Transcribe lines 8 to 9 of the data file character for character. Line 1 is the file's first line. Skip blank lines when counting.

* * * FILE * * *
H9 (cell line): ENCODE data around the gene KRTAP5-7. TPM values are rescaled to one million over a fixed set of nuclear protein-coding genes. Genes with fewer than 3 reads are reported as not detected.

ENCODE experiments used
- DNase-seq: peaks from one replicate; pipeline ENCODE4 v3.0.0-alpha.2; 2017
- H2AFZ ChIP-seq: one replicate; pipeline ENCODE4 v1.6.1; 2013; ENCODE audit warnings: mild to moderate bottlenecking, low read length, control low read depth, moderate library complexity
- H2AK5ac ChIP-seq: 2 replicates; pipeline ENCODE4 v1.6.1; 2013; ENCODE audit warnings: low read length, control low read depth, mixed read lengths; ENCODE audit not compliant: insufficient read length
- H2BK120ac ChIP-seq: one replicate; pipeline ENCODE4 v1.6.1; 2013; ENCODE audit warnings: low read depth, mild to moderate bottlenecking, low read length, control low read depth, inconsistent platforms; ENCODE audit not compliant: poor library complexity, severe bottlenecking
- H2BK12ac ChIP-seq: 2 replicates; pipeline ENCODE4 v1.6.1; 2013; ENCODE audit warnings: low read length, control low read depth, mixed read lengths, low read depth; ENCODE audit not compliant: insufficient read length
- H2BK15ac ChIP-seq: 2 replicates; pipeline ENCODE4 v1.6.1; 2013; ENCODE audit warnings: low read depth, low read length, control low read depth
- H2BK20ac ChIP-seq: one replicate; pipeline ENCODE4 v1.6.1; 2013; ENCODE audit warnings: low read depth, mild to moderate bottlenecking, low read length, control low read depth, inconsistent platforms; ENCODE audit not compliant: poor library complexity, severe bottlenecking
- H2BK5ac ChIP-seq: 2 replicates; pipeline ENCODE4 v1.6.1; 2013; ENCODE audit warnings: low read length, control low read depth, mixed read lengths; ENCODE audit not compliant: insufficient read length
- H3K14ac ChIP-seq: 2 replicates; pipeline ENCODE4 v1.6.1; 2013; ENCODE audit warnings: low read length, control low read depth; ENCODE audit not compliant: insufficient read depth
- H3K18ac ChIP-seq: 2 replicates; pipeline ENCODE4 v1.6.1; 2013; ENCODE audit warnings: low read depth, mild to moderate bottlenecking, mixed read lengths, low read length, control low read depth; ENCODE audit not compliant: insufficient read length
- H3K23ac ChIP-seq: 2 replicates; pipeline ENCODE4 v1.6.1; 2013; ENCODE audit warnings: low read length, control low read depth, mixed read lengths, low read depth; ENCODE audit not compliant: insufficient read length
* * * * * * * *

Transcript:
- H2BK15ac ChIP-seq: 2 replicates; pipeline ENCODE4 v1.6.1; 2013; ENCODE audit warnings: low read depth, low read length, control low read depth
- H2BK20ac ChIP-seq: one replicate; pipeline ENCODE4 v1.6.1; 2013; ENCODE audit warnings: low read depth, mild to moderate bottlenecking, low read length, control low read depth, inconsistent platforms; ENCODE audit not compliant: poor library complexity, severe bottlenecking